Attorney General Jim Hood joined 10 states in asking the U.S. Supreme Court to re-consider existing law that prevents states from collecting sales tax from retailers with no physical presence in the state.
Photo by Imani Khayyam.
JACKSON Lawmakers who support closing the online sales-tax loophole, also called the Amazon tax, might get their wish through the courts. Attorney General Jim Hood has asked the U.S. Supreme Court to review a 1992 decision, Quill v. North Dakota, which prohibited states from implementing online sales taxes on businesses not physically located in the states themselves.
Mississippi is one of 11 states asking the high court to hear arguments in the second round of the Brohl v. Direct Marketing Association case. The first case resulted in a big win for online retailers—the 2015 court ruling that said they were not required to send reports to Colorado's revenue department.
Now, some states want the high court to reconsider the ruling, which reiterated the "brick and mortar" rule, saying retailers with a physical presence in a state had to collect sales taxes, while those with no physical presence did not.
"More and more, the marketplace is moving from Main Street to the Information Superhighway, and our local merchants are at an unfortunate disadvantage," Hood said in a press release. "If local stores are unable to compete with out-of-state online retailers, we lose jobs, an important tax base and a critical investment in our communities. We're asking the Supreme Court to even the playing field for merchants and to allow the states to gain the revenue that should be due to them."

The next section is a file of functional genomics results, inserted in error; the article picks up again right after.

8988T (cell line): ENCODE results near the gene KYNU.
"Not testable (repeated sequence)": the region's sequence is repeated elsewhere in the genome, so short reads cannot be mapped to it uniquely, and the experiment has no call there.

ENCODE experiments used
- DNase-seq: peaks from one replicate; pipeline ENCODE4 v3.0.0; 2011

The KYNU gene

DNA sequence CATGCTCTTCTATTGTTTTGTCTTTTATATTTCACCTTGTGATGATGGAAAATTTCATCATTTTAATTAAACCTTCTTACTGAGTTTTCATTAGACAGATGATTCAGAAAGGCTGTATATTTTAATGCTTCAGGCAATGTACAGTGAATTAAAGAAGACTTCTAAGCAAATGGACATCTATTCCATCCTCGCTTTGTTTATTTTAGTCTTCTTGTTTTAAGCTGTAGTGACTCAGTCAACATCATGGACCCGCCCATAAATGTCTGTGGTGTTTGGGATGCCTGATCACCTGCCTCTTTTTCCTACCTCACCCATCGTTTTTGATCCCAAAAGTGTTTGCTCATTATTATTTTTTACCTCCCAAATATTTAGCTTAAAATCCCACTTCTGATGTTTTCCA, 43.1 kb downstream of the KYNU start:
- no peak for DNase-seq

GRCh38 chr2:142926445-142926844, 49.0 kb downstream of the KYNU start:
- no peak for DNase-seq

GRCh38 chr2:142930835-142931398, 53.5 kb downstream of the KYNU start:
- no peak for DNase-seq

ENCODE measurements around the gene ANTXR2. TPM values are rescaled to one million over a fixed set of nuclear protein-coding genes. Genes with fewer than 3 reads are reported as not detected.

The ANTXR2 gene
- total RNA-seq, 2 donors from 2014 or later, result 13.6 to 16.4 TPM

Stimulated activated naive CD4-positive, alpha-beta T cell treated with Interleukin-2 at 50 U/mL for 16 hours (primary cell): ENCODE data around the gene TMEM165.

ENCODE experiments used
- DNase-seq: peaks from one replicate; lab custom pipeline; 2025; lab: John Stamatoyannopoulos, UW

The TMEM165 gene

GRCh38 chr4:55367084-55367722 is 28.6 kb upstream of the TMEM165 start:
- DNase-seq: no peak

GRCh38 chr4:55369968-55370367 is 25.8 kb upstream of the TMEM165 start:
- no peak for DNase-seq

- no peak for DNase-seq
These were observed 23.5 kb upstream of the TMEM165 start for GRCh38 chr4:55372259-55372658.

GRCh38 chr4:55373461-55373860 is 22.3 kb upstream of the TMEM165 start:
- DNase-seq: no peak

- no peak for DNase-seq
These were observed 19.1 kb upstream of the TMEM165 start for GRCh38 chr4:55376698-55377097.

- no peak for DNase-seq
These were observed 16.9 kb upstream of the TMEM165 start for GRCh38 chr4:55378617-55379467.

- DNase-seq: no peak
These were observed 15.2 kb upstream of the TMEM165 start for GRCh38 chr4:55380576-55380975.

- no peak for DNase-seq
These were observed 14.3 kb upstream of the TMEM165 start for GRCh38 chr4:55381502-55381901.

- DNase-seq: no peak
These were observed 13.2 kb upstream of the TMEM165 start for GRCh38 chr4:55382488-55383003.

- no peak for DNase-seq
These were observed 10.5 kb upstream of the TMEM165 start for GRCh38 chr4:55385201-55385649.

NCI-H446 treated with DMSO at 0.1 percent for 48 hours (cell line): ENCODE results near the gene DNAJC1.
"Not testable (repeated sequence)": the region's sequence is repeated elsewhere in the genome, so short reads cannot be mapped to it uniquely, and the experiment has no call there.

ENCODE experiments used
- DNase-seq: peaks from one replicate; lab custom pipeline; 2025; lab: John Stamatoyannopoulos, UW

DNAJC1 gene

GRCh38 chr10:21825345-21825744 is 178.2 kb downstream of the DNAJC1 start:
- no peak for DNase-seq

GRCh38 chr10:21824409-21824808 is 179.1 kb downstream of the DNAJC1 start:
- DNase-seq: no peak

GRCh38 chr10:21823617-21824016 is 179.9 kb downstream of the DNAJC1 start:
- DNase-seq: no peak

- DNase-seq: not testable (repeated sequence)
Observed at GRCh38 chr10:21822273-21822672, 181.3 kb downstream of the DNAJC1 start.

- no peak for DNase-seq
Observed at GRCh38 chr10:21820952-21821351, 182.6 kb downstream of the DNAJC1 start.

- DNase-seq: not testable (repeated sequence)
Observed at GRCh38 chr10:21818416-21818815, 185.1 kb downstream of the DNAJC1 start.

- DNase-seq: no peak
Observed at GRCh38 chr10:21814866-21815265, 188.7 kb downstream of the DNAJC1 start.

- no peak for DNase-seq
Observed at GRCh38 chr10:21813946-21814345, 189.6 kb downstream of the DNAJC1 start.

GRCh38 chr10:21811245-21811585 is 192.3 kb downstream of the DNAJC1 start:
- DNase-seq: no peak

Both Republican and Democratic politicians discussed closing the Amazon tax loophole in the state during recent joint legislative tax policy panel discussions. Alabama's "Amazon tax" law is set to go into effect this month, and at least 13 other states have laws that allow the government to levy those taxes, the press release from Hood's office says.
"Courts in New York have upheld this type of tax, and I will be asking the Legislature to stand up for our local businesses and adopt a similar tax next year," Hood said in a press release. "I also remain hopeful that the brief we filed today will move the Supreme Court toward opening the door for states to collect sales tax on all Internet sales."
In a state with little revenue to work with, lawmakers are looking for additional ways to generate revenue. A 2009 University of Tennessee study estimated that, from that year to 2012, Mississippi lost about $616 million in state, local sales tax and use tax due to e-commerce. Those estimates are conservative, analysts say.
Attorney General Hood said in the press release that a sales tax on online purchases would especially benefit Mississippi because ongoing budget problems have led to layoffs and service reductions across state government. Hood called on the Legislature to enact an Internet sales tax to help balance the budget and support local merchants.
Email state reporter Arielle Dreher at firstname.lastname@example.org.